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Title: An experimental investigation into tool wear in micro-drilling of aluminium, aluminium/copper metal alloys and carbon fibre reinforced composites
Other Titles: An experimental investigation into tool wear in micro drilling of aluminium, aluminium/copper metal matrix and carbon fibre composites
An experimental investigation of tool wear in micro drilling
Authors: Cheng, Ming-Yi
Advisors: Au, Y
Ivanov, A
Keywords: Thrust force patterns at drill entry;Drill geometry and thrust force gradient;Hole wuality and tool wear in micro-drilling;Mathematical modelling of material removal rates at drill entry;ANSYS modelling of thrust force for drilling
Issue Date: 2017
Publisher: Brunel University London
Abstract: Limitation of conventional machining equipment has become a growing concern over the past two decades due to the demands for greater machining accuracy in today’s manufacturing. The development of micro-machining has therefore attracted significant attention; it signifies the advancement of national economy as well as the level of accuracy manufacturing industry could achieve. While the connection between tool lifespan, cost of machining and throughput is well established, the factor of tool lifespan appears to have more significance since the miniaturization of tool could lead to further performance concerns such as its lack of strength and durability. On the other hand, raising feed rate and spindle rotation speed are the two common approaches for increasing manufacturing throughput. Such approaches tend to cause an increase in the thrust force subjecting the tool to greater stress, which is the main cause of tool wear and even tool failure. Through literature review and preliminary experiments, it was found that spot-drill is often done prior to micro-drilling since it prepares a pre-drill countersunk hole that helps the alignment of tool for subsequent micro-drilling. Although such pre-drill step does improve the micro-drilling operation, the fundamental issue of tool diameter difference still remains. Often the tool used for pre-drill has a bigger diameter than the one for micro-drilling although a significant difference is always something to be avoided. This is because the difference has to be picked up by the tool used for micro-drilling and is directly linked to the wear caused by increased thrust force. In this research the operation of micro-drilling is investigated via mathematical models. Such operation is further broken down into various steps and stages so more detailed description can be achieved. The findings are then further enhanced by simulation based on the 3D model of micro-drilling. Three materials were selected for this research: Al 6061T, Al/Cu metal alloy panel and Carbon fibre reinforced composites. Such a selection enables the study of individual characteristics of different materials and the variation in respective thrust forces. Finally, Conclusions present the summary of the main findings from micro-drilling process analysis based on research and investigation shown in earlier chapters. By combining actual measurements on micro-drilling and mathematic model this research hopefully would improve the understanding towards micro-drilling processes.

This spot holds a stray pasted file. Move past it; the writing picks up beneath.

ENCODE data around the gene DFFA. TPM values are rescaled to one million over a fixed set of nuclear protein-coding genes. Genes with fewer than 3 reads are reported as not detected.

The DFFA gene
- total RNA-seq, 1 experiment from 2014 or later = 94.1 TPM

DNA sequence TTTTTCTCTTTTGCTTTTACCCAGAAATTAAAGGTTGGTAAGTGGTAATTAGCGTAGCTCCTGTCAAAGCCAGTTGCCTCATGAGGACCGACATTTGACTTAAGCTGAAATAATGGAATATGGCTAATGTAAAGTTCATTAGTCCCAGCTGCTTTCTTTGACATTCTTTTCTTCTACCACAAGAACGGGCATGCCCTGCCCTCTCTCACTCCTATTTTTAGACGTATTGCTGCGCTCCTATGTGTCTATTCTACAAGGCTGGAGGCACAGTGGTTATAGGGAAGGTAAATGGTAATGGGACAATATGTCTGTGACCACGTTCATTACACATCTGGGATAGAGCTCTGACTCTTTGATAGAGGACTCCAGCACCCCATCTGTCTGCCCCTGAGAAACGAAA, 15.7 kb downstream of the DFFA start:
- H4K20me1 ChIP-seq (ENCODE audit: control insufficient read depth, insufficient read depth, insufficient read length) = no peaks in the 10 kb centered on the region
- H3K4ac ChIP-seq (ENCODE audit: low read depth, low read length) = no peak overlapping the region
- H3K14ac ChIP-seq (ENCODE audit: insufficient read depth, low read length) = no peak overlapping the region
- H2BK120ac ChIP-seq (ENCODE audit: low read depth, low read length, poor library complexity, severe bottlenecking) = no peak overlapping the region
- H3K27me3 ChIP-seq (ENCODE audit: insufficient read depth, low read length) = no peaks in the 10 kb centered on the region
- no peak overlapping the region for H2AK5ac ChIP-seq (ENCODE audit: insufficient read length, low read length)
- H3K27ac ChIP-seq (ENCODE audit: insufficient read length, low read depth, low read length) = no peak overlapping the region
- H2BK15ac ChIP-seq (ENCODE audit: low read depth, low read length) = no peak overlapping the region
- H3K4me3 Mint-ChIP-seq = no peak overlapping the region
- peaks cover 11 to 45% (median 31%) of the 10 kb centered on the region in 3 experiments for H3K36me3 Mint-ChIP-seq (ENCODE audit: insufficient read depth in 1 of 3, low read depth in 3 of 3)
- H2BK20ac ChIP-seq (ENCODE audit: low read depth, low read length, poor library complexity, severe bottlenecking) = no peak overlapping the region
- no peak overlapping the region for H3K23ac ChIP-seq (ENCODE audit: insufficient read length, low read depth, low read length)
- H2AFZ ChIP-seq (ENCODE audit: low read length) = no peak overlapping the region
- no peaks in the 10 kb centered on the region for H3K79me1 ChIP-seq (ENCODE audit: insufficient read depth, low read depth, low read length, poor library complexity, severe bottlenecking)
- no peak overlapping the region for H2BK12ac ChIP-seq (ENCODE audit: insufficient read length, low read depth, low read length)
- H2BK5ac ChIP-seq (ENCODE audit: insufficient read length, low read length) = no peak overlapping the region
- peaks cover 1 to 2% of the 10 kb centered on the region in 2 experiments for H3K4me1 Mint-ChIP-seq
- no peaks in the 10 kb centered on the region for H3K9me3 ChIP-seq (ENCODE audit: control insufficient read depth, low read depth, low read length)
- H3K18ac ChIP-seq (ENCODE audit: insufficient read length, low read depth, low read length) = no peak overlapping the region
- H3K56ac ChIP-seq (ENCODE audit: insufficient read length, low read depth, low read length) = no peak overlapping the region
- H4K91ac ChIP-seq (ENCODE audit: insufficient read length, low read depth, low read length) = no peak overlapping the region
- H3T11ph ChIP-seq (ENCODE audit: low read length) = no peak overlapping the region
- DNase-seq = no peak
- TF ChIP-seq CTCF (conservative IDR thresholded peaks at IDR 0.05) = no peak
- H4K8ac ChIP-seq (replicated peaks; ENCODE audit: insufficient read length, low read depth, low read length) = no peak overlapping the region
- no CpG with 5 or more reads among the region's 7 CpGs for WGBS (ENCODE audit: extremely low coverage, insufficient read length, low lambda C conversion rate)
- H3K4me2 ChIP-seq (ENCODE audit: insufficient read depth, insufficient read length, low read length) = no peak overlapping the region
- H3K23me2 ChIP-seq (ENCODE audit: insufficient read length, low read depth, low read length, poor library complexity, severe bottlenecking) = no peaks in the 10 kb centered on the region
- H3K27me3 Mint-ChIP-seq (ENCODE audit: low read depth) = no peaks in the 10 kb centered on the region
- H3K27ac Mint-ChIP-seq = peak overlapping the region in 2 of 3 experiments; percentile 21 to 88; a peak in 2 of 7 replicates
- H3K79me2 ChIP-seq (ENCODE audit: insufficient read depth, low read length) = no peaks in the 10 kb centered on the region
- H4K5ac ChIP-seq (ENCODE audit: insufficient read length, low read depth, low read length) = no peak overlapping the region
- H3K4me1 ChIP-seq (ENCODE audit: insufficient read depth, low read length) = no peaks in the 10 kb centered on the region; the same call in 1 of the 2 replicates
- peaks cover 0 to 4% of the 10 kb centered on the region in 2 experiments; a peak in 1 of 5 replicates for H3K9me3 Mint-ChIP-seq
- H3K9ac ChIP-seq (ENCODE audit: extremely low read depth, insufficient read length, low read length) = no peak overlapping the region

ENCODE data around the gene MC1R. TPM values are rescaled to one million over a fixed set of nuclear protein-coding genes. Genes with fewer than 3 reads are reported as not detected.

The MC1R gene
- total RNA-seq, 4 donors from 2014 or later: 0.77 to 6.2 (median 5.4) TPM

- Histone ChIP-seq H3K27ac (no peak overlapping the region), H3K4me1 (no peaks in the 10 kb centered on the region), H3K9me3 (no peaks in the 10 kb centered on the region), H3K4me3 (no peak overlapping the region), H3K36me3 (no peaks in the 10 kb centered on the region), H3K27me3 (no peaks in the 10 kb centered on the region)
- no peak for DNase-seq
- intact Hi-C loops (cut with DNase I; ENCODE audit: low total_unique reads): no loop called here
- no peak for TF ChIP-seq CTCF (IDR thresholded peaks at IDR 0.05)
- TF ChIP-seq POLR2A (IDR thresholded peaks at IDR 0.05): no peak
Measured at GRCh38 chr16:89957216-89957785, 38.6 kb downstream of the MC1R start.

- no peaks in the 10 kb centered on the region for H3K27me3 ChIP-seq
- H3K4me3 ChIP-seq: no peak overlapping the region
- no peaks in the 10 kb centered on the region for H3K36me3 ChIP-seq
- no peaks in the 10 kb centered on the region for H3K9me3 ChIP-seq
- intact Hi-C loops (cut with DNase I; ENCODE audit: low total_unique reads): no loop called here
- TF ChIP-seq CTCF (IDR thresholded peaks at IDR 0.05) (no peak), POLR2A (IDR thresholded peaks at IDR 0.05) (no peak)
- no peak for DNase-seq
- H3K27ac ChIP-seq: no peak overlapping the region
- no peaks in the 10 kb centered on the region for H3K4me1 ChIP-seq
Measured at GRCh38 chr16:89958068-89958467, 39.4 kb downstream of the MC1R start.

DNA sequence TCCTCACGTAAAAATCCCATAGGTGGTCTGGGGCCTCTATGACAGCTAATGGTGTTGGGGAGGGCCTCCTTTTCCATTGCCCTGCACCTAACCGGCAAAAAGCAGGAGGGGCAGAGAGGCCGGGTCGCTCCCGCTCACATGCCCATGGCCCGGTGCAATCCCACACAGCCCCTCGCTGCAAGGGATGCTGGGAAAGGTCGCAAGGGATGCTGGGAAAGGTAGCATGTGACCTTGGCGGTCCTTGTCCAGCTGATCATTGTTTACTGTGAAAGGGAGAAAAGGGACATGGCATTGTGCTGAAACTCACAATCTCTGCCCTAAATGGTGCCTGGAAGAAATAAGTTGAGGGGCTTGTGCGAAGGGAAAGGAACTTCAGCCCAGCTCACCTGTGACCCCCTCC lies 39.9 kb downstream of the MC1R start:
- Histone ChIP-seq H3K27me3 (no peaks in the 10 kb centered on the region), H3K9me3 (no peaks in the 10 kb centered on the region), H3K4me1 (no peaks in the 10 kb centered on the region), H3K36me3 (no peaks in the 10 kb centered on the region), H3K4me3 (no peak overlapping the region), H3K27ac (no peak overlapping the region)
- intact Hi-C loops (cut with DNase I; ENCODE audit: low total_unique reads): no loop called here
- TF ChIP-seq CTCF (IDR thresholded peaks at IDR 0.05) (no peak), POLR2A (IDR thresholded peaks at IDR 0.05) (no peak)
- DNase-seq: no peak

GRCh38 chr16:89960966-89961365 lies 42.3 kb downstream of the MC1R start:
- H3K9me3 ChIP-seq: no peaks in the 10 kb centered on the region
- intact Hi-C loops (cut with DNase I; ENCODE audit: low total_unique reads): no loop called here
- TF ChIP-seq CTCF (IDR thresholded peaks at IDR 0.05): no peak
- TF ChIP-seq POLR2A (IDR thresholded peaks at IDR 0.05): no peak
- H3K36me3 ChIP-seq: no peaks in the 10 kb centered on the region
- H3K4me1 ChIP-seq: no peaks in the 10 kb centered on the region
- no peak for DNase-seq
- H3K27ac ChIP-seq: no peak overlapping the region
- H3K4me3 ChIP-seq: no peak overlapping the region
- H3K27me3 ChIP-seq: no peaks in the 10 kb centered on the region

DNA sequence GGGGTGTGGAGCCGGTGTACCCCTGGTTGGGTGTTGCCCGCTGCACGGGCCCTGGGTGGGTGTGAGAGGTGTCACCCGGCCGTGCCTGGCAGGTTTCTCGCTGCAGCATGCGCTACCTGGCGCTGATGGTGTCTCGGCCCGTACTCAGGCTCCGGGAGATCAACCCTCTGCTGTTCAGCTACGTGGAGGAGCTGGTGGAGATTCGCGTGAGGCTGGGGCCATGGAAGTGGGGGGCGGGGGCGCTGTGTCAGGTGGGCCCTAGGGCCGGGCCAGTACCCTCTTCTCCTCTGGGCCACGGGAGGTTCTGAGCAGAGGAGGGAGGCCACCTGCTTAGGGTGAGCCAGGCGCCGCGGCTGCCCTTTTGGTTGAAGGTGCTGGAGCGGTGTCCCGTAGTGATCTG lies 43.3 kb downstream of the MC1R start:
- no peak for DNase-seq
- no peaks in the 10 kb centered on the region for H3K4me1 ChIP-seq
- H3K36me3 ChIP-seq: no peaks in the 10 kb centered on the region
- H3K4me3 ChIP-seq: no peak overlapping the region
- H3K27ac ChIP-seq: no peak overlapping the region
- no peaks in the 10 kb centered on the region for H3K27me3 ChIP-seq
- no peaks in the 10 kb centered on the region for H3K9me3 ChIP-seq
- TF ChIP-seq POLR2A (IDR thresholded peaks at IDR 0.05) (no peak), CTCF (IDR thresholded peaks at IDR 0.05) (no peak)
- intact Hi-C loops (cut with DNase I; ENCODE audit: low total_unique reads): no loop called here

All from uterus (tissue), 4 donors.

Description: This thesis was submitted for the award of Doctor of Philosophy and was awarded by Brunel University London
Appears in Collections:Mechanical and Aerospace Engineering
Dept of Mechanical Aerospace and Civil Engineering Theses

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